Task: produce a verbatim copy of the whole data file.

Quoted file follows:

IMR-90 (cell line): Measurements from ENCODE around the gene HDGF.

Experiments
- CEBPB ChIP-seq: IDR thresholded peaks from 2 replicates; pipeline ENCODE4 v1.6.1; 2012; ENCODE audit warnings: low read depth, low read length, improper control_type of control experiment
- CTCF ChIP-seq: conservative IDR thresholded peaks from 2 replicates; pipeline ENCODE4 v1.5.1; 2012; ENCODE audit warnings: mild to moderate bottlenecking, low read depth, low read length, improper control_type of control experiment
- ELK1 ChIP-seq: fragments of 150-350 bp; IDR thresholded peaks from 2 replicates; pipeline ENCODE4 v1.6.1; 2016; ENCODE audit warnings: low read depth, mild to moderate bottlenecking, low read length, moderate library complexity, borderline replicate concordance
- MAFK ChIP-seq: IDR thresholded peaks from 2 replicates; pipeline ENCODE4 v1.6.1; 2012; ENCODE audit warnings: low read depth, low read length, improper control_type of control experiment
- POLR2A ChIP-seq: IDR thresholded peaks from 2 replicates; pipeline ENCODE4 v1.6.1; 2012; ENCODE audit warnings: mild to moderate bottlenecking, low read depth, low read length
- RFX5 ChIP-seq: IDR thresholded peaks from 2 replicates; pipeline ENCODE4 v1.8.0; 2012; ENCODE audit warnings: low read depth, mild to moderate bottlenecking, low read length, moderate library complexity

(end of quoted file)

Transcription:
IMR-90 (cell line): Measurements from ENCODE around the gene HDGF.

Experiments
- CEBPB ChIP-seq: IDR thresholded peaks from 2 replicates; pipeline ENCODE4 v1.6.1; 2012; ENCODE audit warnings: low read depth, low read length, improper control_type of control experiment
- CTCF ChIP-seq: conservative IDR thresholded peaks from 2 replicates; pipeline ENCODE4 v1.5.1; 2012; ENCODE audit warnings: mild to moderate bottlenecking, low read depth, low read length, improper control_type of control experiment
- ELK1 ChIP-seq: fragments of 150-350 bp; IDR thresholded peaks from 2 replicates; pipeline ENCODE4 v1.6.1; 2016; ENCODE audit warnings: low read depth, mild to moderate bottlenecking, low read length, moderate library complexity, borderline replicate concordance
- MAFK ChIP-seq: IDR thresholded peaks from 2 replicates; pipeline ENCODE4 v1.6.1; 2012; ENCODE audit warnings: low read depth, low read length, improper control_type of control experiment
- POLR2A ChIP-seq: IDR thresholded peaks from 2 replicates; pipeline ENCODE4 v1.6.1; 2012; ENCODE audit warnings: mild to moderate bottlenecking, low read depth, low read length
- RFX5 ChIP-seq: IDR thresholded peaks from 2 replicates; pipeline ENCODE4 v1.8.0; 2012; ENCODE audit warnings: low read depth, mild to moderate bottlenecking, low read length, moderate library complexity